In the first example, the company and inventor, Dean Kamen, were not to blame for the hype that preceded the introduction of the Segway Personal Transport. A leak to Insider.com (now defunct) resulted in January 2001 in the number one question on the nation’s mind – “What is ‘It’?”

There were speculations and rumors of flying cars, hovercrafts, Sterling Engines, and perpetual motion machines. Jeff Bezos of Amazon.com and Steve Jobs of Apple apparently were blown away in secret presentations. The invention, whatever it was, would change the way cities were built. The world was about to change.

It is fair to see that many were disappointed when the Segway Personal Transport was shown on Good Morning America. Diane Sawyer asked immediately after the sheet was pulled from the device “That’s it?”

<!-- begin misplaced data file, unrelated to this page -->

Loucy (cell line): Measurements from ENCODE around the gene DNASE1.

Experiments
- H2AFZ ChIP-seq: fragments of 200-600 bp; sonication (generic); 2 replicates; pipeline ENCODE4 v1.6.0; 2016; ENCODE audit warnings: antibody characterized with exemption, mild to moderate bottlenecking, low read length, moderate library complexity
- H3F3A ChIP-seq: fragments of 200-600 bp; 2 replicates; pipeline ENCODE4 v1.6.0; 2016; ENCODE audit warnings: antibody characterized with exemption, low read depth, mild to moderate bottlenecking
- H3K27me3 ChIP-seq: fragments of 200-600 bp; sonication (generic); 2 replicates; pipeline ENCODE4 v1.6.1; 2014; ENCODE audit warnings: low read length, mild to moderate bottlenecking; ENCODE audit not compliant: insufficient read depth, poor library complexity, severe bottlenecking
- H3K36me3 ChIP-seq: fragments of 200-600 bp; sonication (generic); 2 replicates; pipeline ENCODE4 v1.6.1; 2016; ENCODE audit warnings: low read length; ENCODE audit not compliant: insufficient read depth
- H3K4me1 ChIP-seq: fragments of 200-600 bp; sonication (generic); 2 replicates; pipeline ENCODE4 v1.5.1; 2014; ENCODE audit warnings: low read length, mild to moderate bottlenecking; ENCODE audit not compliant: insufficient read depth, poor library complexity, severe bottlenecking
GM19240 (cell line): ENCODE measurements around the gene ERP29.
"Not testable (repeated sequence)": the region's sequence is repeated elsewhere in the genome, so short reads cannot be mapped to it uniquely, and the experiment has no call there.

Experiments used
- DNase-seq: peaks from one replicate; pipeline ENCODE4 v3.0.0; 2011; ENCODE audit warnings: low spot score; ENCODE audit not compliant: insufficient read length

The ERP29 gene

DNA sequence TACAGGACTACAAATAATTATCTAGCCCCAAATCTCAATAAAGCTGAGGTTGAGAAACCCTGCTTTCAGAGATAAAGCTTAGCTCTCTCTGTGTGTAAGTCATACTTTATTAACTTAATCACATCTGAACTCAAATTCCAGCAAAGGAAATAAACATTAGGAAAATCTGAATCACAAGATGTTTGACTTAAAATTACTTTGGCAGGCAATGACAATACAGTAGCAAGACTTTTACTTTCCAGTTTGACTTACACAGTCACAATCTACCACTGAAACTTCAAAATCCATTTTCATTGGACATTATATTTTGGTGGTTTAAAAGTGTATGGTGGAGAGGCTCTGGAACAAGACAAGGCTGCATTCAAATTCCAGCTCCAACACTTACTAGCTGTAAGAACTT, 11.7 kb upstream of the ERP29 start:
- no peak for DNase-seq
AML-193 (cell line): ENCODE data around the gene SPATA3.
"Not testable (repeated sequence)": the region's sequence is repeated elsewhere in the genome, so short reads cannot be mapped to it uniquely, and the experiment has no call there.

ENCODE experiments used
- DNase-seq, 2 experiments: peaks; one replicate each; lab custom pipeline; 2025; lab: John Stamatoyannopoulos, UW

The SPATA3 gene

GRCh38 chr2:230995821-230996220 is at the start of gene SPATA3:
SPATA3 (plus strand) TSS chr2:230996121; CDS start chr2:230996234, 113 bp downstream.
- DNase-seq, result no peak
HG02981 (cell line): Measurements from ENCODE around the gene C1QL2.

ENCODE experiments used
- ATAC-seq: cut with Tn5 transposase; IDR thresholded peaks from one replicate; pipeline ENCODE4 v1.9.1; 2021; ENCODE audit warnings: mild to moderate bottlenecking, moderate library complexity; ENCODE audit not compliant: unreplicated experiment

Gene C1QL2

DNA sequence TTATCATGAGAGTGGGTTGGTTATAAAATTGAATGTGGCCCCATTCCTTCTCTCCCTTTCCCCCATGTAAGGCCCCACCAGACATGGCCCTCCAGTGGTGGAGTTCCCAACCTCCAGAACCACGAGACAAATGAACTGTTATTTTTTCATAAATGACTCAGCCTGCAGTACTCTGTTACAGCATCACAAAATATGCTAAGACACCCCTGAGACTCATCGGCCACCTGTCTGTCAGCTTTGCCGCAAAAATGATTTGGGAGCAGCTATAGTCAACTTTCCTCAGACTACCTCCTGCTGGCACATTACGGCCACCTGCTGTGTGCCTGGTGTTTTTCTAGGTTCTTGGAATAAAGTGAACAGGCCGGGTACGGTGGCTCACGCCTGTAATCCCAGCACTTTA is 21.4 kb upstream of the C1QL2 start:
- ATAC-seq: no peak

No, Diane, that is not it, but we all understand what you meant. Even as I hurried to my computer to bring up http://www.segway.com, as I raptly read each small detail regarding the true breakthroughs (human-like balancing in a small device and a user interface that should put all website designers to shame), I could not help hearing the echo of “That’s it?” in my head. The thing is a scooter. A scooter is neither a flying car nor a hovercraft, it does not use a Sterling Engine, and there is nothing perpetual about it.

Take this, Jobs, and shove it

Steve Jobs both fascinates and annoys me. I was never more aware of this duplicity than during his keynote address during Macworld 2002.